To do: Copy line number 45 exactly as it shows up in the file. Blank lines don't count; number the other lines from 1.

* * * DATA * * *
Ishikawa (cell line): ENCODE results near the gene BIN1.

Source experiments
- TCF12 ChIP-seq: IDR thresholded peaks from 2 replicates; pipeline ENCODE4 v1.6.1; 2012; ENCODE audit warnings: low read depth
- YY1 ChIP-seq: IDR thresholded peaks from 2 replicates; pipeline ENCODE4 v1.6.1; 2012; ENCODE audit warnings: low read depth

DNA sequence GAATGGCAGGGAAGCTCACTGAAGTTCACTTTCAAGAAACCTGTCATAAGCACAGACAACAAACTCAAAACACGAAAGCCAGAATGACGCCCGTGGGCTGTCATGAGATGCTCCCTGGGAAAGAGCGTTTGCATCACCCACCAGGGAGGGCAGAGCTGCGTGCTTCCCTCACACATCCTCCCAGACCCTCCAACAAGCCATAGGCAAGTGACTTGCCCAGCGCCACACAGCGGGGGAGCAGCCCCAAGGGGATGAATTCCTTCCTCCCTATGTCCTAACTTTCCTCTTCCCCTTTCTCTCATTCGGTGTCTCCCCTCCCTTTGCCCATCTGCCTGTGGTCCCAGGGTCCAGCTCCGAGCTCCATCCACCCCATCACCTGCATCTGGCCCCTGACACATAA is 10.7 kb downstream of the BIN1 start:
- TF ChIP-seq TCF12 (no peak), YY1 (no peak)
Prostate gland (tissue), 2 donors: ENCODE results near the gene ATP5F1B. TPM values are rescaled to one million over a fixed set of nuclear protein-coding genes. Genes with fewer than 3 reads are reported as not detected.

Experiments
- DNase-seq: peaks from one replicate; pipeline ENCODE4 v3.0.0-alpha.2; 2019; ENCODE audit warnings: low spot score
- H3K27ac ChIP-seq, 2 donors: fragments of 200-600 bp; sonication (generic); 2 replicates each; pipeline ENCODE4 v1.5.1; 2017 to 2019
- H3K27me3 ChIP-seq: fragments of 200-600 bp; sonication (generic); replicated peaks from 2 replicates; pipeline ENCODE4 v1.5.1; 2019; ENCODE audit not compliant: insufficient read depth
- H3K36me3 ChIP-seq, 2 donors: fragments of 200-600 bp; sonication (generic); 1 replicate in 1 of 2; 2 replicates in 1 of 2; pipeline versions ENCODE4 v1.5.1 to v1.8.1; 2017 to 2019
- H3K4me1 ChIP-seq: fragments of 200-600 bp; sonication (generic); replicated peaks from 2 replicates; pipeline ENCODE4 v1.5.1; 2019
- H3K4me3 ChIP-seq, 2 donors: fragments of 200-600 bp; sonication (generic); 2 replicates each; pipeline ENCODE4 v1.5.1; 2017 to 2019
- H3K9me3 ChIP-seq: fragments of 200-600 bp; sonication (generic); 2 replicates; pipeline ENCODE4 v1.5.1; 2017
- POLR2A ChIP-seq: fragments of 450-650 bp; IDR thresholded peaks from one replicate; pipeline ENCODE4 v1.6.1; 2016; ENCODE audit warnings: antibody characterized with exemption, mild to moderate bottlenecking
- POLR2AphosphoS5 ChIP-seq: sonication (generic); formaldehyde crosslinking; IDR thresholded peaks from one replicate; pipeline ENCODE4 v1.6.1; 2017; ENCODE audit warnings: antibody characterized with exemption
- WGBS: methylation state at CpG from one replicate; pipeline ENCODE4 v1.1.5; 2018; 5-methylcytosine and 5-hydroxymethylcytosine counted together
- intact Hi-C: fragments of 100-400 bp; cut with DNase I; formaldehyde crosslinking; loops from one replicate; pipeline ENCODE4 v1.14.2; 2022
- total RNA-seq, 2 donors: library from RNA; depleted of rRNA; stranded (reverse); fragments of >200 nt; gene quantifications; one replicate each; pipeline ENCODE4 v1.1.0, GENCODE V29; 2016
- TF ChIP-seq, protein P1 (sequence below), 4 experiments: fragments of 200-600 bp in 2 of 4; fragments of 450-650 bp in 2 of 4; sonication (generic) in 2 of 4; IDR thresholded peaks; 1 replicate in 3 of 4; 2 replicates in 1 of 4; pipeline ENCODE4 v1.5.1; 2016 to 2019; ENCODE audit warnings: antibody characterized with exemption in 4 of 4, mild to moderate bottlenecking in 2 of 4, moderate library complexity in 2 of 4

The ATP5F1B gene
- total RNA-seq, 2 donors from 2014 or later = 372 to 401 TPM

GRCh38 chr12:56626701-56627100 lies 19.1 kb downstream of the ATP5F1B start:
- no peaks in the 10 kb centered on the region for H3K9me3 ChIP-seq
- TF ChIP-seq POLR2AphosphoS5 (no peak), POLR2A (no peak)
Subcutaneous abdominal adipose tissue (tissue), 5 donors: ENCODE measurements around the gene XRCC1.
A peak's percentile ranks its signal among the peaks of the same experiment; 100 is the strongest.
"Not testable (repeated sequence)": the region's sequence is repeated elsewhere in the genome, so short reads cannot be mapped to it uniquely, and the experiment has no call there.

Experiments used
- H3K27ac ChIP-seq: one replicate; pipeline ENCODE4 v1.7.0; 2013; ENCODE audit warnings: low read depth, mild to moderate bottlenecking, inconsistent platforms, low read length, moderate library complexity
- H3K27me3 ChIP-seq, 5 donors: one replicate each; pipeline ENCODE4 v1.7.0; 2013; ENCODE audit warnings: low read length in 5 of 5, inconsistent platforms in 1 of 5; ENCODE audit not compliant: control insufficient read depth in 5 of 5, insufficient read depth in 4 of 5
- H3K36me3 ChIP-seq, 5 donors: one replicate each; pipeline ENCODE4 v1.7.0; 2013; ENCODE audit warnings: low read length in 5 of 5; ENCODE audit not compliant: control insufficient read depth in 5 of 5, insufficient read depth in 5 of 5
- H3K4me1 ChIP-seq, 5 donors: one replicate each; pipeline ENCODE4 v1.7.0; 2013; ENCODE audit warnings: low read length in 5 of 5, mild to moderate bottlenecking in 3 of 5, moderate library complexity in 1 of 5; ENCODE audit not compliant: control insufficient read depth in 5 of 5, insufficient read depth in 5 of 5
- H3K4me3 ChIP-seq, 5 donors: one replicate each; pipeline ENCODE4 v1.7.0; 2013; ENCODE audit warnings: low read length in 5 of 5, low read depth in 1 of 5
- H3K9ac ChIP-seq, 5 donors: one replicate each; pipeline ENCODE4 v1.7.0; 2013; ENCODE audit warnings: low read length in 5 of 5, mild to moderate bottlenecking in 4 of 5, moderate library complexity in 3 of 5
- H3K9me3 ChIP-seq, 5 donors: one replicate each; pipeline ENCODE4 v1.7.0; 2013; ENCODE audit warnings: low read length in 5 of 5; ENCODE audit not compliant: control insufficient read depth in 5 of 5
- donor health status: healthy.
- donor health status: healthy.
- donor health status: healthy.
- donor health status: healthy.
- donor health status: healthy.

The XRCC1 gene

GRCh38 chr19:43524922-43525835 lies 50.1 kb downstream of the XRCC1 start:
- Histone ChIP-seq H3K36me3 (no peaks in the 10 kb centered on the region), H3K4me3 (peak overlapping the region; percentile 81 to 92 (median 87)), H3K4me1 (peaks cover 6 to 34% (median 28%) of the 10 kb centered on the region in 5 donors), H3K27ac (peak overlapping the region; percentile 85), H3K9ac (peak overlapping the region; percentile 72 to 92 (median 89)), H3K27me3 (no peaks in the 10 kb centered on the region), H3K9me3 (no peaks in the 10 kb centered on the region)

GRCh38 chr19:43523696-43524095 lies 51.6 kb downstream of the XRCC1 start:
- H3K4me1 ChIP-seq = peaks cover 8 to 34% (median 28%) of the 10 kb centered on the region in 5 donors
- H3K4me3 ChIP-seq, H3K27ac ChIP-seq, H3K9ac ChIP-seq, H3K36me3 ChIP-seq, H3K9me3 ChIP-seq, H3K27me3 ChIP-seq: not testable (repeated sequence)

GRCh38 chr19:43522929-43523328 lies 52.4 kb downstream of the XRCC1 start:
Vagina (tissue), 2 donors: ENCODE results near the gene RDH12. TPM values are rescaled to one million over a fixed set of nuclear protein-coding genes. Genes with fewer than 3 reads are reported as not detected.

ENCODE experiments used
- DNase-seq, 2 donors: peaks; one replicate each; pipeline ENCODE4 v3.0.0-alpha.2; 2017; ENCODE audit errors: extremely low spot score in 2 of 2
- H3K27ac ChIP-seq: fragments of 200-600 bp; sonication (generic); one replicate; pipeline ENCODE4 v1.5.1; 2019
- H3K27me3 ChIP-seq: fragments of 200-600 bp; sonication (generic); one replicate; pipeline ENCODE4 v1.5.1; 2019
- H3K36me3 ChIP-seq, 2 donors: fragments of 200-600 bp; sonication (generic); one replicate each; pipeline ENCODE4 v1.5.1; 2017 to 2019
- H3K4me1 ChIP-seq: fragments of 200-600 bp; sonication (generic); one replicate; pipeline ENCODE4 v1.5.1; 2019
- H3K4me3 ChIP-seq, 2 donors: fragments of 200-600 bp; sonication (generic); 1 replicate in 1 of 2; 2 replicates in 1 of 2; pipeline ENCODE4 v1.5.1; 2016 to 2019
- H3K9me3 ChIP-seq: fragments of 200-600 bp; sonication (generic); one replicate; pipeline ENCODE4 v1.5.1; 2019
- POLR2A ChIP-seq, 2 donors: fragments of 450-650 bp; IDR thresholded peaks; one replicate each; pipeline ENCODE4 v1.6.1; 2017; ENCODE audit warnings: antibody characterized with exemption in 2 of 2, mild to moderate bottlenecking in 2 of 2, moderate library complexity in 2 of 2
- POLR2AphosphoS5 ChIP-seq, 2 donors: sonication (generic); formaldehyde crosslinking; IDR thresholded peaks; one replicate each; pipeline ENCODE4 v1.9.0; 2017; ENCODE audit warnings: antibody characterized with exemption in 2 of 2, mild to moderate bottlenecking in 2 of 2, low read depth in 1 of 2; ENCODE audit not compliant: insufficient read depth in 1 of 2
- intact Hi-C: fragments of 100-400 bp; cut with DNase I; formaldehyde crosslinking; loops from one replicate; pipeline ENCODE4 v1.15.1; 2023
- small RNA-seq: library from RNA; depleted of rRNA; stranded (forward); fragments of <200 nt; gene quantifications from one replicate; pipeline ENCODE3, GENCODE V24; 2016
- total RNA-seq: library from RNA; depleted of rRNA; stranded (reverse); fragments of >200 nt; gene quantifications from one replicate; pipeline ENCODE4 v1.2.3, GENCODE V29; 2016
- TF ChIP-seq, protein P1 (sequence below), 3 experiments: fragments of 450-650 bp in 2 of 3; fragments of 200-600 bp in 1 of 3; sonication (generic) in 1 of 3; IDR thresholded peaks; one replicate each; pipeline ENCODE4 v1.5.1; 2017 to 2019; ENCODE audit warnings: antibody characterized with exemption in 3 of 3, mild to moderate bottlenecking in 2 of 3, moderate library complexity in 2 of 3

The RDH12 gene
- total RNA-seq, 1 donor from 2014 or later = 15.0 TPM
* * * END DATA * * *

- Histone ChIP-seq H3K36me3 (no peaks in the 10 kb centered on the region), H3K4me3 (peak overlapping the region; percentile 81 to 92 (median 87)), H3K4me1 (peaks cover 6 to 34% (median 28%) of the 10 kb centered on the region in 5 donors), H3K27ac (peak overlapping the region; percentile 85), H3K9ac (peak overlapping the region; percentile 72 to 92 (median 89)), H3K27me3 (no peaks in the 10 kb centered on the region), H3K9me3 (no peaks in the 10 kb centered on the region)